1. CLP (Chilean Peso)

  2. Club Deal

  3. Clunker

  4. Cluster Analysis

  5. CMBX Indexes

  6. CMG Plan

  7. CNN Effect

  8. CNY

  9. CNY (China Yuan Renminbi)

  10. Co-Applicant

  11. Co-borrower

  12. Co-branded Card

  13. Co-Insurance

  14. Co-insurance Effect

  15. Co-mortgagor

  16. Co-Owner

  17. Co-pay

  18. Co-Tenancy Clause

  19. Coase Theorem

  20. Coaster

  21. Coattail Investing

  22. Cobranding

  23. Cockroach Theory

  24. Code Of Ethics

  25. Codicil

  26. Coefficient of Determination

  27. Coefficient Of Variation - CV

  28. Coffee, Sugar and Cocoa Exchange - CSCE

  29. Cognitive Dissonance

  30. Coiled Market

  31. Coincident Indicator

  32. Coinsurance Formula

  33. Coinsurer

  34. Cokurtosis

  35. Cold Calling

  36. Collaborative Commerce - C-commerce

  37. Collaborative Consumption

  38. Collar

  39. Collar Agreement

  40. Collateral

  41. Collateral Source Rule

  42. Collateral Trust Bond

  43. Collateral Value

  44. Collateral Value Insurance

  45. Collateralization

  46. Collateralized Bond Obligation - CBO

  47. Collateralized Borrowing And Lending Obligation - CBLO

  48. Collateralized Debt Obligation - CDO

  49. Collateralized Debt Obligation Cubed - CDO-Cubed

  50. Collateralized Debt Obligation Squared - CDO-Squared

  51. Collateralized Loan Obligation - CLO

  52. Collateralized Mortgage Obligation - CMO

  53. Collectible

  54. Collection Agency

  55. Collective Bargaining

  56. Collective Investment Fund

  57. College Level Examination Program - CLEP

  58. College Of Insurance

  59. Collision Insurance

  60. Collusion

  61. Color

  62. Columbia Business School

  63. Com-Dev Company

  64. Combat Pay

  65. Combat Zone

  66. Combination

  67. Combination Agency

  68. Combination Bond

  69. Combination Loan

  70. Combined Loan To Value Ratio - CLTV Ratio

  71. Combined Ratio

  72. Combined Statement

  73. COMEX

  74. Comfort Letter

  75. Command Economy

  76. Commerce

  77. Commercial

  78. Commercial Account

  79. Commercial and Industrial (C&I) Loan

  80. Commercial Bank

  81. Commercial Blanket Bond

  82. Commercial Code

  83. Commercial Credit

  84. Commercial Forgery Policy

  85. Commercial Grain Stock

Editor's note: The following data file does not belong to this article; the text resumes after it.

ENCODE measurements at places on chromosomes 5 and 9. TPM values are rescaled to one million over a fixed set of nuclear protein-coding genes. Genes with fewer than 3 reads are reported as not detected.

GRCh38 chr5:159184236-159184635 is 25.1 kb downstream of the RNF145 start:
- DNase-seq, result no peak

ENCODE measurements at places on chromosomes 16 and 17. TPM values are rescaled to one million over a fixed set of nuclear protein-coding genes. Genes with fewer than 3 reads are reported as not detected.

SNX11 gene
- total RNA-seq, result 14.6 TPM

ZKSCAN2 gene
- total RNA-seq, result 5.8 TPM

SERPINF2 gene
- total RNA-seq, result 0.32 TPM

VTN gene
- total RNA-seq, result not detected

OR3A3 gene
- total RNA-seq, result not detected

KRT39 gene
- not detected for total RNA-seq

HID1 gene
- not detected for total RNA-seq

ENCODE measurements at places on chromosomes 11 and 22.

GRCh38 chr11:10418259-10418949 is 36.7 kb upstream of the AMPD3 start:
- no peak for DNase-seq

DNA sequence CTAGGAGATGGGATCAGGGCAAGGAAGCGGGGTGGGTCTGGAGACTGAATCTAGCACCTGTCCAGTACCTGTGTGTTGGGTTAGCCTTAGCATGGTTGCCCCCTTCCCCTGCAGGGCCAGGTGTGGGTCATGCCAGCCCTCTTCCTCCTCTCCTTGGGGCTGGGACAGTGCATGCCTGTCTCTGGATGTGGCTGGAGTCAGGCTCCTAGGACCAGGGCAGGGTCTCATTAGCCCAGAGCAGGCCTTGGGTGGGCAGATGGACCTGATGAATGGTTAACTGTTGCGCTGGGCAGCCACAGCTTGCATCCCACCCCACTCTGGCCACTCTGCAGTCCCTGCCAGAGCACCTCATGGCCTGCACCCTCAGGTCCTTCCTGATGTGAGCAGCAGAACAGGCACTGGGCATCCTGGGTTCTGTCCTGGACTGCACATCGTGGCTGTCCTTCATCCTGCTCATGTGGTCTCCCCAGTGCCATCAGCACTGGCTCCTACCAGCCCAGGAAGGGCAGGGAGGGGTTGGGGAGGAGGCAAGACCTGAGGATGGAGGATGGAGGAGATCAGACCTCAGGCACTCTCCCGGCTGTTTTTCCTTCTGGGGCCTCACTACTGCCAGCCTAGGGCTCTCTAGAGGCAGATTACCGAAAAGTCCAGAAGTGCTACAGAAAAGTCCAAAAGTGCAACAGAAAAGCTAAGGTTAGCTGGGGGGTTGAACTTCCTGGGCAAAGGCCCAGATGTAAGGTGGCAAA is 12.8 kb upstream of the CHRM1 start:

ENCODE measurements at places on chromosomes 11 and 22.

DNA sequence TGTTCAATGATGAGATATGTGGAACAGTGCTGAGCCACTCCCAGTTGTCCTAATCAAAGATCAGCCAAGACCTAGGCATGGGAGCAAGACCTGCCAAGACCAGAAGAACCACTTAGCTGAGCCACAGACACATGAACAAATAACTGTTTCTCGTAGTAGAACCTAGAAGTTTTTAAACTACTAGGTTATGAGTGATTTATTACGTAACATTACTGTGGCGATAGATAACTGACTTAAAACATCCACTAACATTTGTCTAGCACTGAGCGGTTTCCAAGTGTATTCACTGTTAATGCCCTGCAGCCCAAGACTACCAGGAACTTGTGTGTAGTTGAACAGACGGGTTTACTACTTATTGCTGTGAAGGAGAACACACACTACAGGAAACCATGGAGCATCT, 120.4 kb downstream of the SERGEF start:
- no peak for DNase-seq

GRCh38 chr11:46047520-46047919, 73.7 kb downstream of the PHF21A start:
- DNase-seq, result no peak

86. Commercial Health Insurance

  87. Commercial Hedger

  88. Commercial Investment

  89. Commercial Lines Insurance Pricing Survey - CLIPS

  90. Commercial Loan

  91. Commercial Mortgage-Backed Securities (CMBS)

  92. Commercial Multiple Peril Policy

  93. Commercial Paper

  94. Commercial Paper Funding Facility - CPFF

  95. Commercial Paper Funding Program - CPFP

  96. Commercial Policy

  97. Commercial Property

  98. Commercial Property Floater

  99. Commercial Property Insurance

  100. Commercial Property/Casualty Market Index Survey

Hot Definitions
  1. Degree Of Financial Leverage - DFL

    A ratio that measures the sensitivity of a company’s earnings per share (EPS) to fluctuations in its operating income, as a result of changes in its capital structure. Degree of Financial Leverage (DFL) measures the percentage change in EPS for a unit change in earnings before interest and taxes (EBIT).
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    'TIMP' is an acronym that stands for 'Turkey, Indonesia, Mexico and Philippines.' Similar to BRIC (Brazil, Russia, India and China), the acronym was coined by and investor/economist to group fast-growing emerging market economies in similar states of economic development.
  5. Pension Risk Transfer

    When a defined benefit pension provider offloads some or all of the plan’s risk – e.g.: retirement payment liabilities to former employee beneficiaries. The plan sponsor can do this by offering vested plan participants a lump-sum payment to voluntarily leave the plan, or by negotiating with an insurance company to take on the responsibility for paying benefits.
  6. XW

    A symbol used to signify that a security is trading ex-warrant. XW is one of many alphabetic qualifiers that act as a shorthand to tell investors key information about a specific security in a stock quote. These qualifiers should not be confused with ticker symbols, some of which, like qualifiers, are just one or two letters.
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